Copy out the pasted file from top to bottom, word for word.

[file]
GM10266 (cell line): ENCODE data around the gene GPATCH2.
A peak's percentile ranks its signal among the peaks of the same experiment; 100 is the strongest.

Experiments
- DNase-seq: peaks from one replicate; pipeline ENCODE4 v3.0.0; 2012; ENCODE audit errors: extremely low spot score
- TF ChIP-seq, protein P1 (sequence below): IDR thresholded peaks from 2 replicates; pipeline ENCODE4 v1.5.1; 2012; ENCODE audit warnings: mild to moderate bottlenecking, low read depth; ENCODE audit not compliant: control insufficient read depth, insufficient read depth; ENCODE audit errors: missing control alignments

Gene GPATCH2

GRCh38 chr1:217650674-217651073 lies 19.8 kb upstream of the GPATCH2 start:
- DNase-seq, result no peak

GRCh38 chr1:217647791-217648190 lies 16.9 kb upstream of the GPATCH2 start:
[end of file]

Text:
GM10266 (cell line): ENCODE data around the gene GPATCH2.
A peak's percentile ranks its signal among the peaks of the same experiment; 100 is the strongest.

Experiments
- DNase-seq: peaks from one replicate; pipeline ENCODE4 v3.0.0; 2012; ENCODE audit errors: extremely low spot score
- TF ChIP-seq, protein P1 (sequence below): IDR thresholded peaks from 2 replicates; pipeline ENCODE4 v1.5.1; 2012; ENCODE audit warnings: mild to moderate bottlenecking, low read depth; ENCODE audit not compliant: control insufficient read depth, insufficient read depth; ENCODE audit errors: missing control alignments

Gene GPATCH2

GRCh38 chr1:217650674-217651073 lies 19.8 kb upstream of the GPATCH2 start:
- DNase-seq, result no peak

GRCh38 chr1:217647791-217648190 lies 16.9 kb upstream of the GPATCH2 start: